As reported last week, Coinmetro’s name was in the spotlight following allegations of tax evasion, rumoured to have come from the Estonian Tax and Customs Board. The startup has now responded, refuting the claims. According to a source within the exchange, Coinmetro has been in talks with the ETCB for months, and there is no ongoing investigation of tax fraud.
Coinmetro Breaks Silence on Tax Evasion Allegations
Coinmetro provided crypto.news with their statement, which read:
“An article appearing in Eesti Ekspress this week included a number of careless and unfounded statements that are entirely and objectively untrue. One, there is no investigation open or pending regarding tax fraud, nor has any decision been reached about whether any tax is due. Coinmetro has been in proactive dialogue with the ETCB for a number of months, seeking to outline a fit and proper model for the taxation of a relatively new business entity, the tech-driven cryptocurrency exchange.”
As per the statement, Coinmetro unveiled that the tax board decided to set up a restricted prepayment account for any tax that surfaces when the outline is completed. However, as ETCB is reviewing the company’s tax obligations, the board is not in dispute with Coinmetro.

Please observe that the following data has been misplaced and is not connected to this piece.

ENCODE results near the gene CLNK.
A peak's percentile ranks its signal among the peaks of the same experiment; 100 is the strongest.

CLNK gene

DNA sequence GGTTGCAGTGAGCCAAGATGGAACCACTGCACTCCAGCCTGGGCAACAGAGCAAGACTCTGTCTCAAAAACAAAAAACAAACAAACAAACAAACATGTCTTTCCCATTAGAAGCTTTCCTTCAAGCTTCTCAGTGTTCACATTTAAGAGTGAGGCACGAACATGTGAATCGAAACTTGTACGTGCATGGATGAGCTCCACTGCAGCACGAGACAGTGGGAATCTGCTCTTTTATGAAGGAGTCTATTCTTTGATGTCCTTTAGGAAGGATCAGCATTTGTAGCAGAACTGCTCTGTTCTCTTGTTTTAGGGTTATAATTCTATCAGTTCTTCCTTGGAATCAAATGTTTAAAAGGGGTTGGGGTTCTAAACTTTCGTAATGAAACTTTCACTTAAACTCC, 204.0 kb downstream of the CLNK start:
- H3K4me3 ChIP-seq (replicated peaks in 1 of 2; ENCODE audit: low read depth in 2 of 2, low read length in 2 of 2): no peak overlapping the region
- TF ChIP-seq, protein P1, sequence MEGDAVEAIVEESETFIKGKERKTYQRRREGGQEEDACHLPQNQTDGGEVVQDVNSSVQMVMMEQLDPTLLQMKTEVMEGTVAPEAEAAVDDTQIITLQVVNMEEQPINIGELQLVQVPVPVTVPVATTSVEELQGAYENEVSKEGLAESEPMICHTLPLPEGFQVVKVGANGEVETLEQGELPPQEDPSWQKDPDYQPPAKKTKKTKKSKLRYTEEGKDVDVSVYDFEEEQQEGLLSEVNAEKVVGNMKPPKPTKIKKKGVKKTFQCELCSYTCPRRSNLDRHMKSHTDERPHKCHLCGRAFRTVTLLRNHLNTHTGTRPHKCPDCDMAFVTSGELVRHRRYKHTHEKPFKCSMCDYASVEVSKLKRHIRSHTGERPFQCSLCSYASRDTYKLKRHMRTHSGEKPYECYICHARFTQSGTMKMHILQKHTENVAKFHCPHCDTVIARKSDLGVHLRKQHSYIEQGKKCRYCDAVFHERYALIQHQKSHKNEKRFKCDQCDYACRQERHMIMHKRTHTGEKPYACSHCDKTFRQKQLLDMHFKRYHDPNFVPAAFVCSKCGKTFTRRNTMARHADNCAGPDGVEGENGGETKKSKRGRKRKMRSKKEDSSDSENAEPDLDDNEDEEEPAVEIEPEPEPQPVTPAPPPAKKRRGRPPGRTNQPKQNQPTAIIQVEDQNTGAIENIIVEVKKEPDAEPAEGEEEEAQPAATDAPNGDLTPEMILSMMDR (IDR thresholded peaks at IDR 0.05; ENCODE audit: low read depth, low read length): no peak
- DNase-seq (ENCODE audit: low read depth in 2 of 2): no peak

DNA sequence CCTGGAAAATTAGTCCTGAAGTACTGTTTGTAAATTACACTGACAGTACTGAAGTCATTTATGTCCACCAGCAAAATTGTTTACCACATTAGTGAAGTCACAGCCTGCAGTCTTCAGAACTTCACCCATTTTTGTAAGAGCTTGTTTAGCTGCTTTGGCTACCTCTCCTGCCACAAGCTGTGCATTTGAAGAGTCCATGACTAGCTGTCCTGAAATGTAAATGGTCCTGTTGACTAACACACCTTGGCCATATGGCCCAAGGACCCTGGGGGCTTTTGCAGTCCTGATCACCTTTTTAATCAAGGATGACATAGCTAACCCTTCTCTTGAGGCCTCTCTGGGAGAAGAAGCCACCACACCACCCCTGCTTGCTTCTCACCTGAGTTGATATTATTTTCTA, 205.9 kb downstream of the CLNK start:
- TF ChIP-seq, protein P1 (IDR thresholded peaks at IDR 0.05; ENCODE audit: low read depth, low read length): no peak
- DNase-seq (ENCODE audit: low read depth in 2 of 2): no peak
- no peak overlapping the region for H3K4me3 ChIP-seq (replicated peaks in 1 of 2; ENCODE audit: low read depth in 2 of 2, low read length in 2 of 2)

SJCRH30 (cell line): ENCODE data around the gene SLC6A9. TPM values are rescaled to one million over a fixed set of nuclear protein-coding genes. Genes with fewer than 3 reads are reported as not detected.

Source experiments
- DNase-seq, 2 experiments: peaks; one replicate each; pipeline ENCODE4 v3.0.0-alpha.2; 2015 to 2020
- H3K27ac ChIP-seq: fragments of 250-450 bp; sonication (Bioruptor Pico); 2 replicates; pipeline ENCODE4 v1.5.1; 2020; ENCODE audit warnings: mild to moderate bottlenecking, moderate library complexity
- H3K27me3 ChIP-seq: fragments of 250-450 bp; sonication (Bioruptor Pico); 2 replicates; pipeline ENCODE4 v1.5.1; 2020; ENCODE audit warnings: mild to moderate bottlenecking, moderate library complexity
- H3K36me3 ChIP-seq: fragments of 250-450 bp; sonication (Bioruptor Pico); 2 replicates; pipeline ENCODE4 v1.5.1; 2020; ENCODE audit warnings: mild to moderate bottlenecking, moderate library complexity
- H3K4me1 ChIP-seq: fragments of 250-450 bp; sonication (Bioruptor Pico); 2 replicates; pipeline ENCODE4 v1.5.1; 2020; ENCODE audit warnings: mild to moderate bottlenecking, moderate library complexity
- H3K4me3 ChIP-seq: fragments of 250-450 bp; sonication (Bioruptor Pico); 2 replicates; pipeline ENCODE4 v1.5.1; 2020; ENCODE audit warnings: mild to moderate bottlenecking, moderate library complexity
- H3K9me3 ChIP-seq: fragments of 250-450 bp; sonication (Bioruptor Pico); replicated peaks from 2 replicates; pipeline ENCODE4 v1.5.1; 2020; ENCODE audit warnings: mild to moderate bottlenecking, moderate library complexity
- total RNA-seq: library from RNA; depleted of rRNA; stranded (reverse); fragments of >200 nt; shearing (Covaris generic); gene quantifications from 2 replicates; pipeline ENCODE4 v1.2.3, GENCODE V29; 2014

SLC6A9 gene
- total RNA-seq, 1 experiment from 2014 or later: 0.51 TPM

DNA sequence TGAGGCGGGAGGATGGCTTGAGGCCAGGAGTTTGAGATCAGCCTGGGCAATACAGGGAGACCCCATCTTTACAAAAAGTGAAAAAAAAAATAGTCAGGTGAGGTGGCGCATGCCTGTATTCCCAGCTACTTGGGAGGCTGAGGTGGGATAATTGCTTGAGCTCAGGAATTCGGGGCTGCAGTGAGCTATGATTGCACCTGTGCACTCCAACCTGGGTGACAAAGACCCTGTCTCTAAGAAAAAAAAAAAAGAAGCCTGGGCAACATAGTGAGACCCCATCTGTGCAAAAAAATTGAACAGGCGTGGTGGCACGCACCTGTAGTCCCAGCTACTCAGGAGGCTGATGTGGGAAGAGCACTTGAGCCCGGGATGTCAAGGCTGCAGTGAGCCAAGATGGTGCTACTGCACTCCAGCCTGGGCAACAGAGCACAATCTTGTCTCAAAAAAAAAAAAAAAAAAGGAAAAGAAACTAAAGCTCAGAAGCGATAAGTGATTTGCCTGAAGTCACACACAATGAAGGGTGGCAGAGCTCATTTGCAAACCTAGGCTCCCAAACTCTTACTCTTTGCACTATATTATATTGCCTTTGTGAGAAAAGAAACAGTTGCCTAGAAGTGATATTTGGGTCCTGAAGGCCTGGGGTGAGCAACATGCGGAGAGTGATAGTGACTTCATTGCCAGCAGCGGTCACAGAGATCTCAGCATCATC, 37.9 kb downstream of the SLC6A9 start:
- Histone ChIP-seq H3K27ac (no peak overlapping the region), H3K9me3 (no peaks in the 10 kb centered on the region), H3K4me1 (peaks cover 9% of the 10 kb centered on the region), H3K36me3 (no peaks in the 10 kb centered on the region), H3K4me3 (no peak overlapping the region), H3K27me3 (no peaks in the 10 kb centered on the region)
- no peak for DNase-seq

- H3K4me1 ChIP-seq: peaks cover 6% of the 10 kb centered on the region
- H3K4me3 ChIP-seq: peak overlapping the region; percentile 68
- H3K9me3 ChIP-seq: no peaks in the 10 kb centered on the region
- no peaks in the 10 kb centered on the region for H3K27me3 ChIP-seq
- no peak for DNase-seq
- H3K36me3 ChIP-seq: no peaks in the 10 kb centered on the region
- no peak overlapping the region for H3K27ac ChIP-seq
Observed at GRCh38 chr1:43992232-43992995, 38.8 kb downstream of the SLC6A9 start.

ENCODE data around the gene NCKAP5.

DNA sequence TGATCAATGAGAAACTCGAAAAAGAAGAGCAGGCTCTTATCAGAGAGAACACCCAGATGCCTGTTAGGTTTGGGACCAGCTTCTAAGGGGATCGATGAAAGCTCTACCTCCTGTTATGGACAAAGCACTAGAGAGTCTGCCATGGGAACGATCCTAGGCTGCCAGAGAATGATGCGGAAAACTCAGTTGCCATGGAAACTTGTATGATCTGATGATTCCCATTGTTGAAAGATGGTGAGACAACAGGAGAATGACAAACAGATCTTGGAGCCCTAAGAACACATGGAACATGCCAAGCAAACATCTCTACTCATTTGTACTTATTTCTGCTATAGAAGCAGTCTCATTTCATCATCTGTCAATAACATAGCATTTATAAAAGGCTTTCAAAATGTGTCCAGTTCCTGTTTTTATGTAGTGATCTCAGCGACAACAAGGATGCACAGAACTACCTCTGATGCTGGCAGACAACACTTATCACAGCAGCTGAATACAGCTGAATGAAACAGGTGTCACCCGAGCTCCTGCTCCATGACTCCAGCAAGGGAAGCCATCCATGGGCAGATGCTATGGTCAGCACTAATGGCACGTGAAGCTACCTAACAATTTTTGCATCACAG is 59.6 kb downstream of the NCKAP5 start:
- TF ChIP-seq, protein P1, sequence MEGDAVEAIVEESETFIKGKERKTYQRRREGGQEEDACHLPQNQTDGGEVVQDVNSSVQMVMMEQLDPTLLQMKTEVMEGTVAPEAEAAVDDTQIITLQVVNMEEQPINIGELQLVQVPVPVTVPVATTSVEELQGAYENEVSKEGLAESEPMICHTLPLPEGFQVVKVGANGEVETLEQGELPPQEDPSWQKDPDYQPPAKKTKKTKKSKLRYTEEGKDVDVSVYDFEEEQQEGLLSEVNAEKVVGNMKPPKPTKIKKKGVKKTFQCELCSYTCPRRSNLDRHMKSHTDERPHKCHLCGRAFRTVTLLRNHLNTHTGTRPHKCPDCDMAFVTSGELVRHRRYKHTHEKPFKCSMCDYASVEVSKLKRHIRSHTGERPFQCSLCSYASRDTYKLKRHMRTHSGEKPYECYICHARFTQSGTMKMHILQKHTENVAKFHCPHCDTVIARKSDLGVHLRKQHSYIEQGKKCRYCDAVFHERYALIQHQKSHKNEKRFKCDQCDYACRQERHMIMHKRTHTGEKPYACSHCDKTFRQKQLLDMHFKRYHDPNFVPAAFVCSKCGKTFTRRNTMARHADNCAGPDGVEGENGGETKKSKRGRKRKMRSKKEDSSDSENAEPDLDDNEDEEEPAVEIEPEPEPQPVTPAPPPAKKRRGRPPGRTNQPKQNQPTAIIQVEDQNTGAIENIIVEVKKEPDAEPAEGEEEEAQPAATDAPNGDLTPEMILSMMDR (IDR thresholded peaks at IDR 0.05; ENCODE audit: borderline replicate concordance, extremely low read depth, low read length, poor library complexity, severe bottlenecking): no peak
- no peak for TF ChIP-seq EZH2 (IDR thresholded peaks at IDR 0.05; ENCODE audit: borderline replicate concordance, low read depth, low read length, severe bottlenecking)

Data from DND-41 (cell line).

In the world of cryptocurrencies, word of a foul play travels faster than lightning. Coinmetro is urging its customers to ignore the allegations made by a local news source. The startup also said:
“Coinmetro is a highly solvent business and the figures involved are modest. Investor funds are, by design, by law, and by their cryptographic nature, kept strictly independent from company assets.”
Are Regulators Facing Hurdles Where Crypto Is Involved
Away from Coinmetro’s fight against foul claims comes the Security and Exchanges Commission. The financial regulator is again under criticism after its Chair, Gary Gensler, made some comments about virtual currencies. Gensler argues that crypto markets should not get different treatment from other capital investments because they use a unique technology.
The SEC head believes that crypto lending services are no different from what is present in traditional finance; the only distinguishing aspect is the asset being loaned out. He then said that in his eyes, it doesn’t matter what the loan is, whether it’s cash or bitcoin.
Dallas Mavericks owner Mark Cuban replied to Gensler’s remarks on Twitter, saying,
“Since you understand crypto lending/finances, why don’t you just publish bright line guidelines you would like to see and open it up for comments?”
XRP, Ripple labs cryptocurrency asset, is still battling with the financial regulator, with the latter claiming that the crypto asset is a security. Ripple questioned why their digital currency is not receiving the same treatment as Bitcoin and Ethereum. And to be honest, most of us are still on the edge of our seats for a clear answer. The SEC and Gensler seem to have a lot of opinions about what cryptocurrencies are. But if that is so, why don’t they have complete guidelines governing their use?